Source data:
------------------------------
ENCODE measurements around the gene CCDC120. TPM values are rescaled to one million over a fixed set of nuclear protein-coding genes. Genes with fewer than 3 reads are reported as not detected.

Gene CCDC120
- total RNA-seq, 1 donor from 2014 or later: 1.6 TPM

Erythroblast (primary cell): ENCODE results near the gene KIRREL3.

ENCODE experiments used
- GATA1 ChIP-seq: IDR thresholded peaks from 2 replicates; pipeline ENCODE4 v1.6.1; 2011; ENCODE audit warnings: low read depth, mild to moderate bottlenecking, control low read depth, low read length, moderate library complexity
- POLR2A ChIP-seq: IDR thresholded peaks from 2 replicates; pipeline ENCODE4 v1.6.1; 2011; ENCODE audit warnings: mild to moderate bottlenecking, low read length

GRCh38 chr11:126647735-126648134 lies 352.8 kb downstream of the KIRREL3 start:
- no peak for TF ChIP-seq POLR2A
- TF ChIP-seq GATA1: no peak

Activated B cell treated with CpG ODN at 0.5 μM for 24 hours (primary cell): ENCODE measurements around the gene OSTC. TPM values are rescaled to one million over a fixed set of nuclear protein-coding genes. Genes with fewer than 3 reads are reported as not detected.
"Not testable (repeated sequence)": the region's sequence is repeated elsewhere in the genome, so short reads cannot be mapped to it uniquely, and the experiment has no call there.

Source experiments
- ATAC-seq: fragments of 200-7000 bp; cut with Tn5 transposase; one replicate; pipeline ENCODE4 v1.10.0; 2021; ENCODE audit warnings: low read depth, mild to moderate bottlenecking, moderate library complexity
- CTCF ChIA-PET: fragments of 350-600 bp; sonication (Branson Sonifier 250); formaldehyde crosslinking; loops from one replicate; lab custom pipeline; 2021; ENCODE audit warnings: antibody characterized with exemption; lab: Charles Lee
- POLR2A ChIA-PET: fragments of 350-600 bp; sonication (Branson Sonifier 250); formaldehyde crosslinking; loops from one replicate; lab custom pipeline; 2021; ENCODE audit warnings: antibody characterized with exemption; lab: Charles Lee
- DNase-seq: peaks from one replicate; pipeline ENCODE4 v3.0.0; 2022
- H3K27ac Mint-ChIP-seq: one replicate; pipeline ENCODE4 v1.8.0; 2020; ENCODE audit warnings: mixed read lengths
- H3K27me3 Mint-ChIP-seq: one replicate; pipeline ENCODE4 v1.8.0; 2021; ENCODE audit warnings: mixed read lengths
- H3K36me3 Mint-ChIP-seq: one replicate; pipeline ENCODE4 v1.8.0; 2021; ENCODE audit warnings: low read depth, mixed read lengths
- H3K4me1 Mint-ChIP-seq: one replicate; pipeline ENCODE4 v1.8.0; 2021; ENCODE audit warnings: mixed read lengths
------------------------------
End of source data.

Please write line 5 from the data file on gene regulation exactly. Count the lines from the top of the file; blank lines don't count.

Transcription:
ENCODE experiments used